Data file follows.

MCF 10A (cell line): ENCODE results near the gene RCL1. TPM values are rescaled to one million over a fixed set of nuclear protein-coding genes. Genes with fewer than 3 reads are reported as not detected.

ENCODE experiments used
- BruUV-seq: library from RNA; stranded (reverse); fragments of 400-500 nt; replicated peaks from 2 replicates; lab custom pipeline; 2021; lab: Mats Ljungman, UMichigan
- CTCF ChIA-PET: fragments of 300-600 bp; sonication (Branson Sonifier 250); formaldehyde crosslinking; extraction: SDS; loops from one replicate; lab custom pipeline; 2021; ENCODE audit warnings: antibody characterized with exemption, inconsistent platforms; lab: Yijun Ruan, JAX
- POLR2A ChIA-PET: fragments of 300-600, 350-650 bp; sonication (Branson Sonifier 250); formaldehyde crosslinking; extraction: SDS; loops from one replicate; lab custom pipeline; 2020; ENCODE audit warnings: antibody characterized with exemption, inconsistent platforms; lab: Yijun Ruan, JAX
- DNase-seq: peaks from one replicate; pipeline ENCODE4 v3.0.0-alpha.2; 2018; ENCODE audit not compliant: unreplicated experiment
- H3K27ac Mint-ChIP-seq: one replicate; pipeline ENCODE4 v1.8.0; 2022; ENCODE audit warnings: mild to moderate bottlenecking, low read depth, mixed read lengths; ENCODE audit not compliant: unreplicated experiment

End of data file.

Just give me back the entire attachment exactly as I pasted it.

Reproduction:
MCF 10A (cell line): ENCODE results near the gene RCL1. TPM values are rescaled to one million over a fixed set of nuclear protein-coding genes. Genes with fewer than 3 reads are reported as not detected.

ENCODE experiments used
- BruUV-seq: library from RNA; stranded (reverse); fragments of 400-500 nt; replicated peaks from 2 replicates; lab custom pipeline; 2021; lab: Mats Ljungman, UMichigan
- CTCF ChIA-PET: fragments of 300-600 bp; sonication (Branson Sonifier 250); formaldehyde crosslinking; extraction: SDS; loops from one replicate; lab custom pipeline; 2021; ENCODE audit warnings: antibody characterized with exemption, inconsistent platforms; lab: Yijun Ruan, JAX
- POLR2A ChIA-PET: fragments of 300-600, 350-650 bp; sonication (Branson Sonifier 250); formaldehyde crosslinking; extraction: SDS; loops from one replicate; lab custom pipeline; 2020; ENCODE audit warnings: antibody characterized with exemption, inconsistent platforms; lab: Yijun Ruan, JAX
- DNase-seq: peaks from one replicate; pipeline ENCODE4 v3.0.0-alpha.2; 2018; ENCODE audit not compliant: unreplicated experiment
- H3K27ac Mint-ChIP-seq: one replicate; pipeline ENCODE4 v1.8.0; 2022; ENCODE audit warnings: mild to moderate bottlenecking, low read depth, mixed read lengths; ENCODE audit not compliant: unreplicated experiment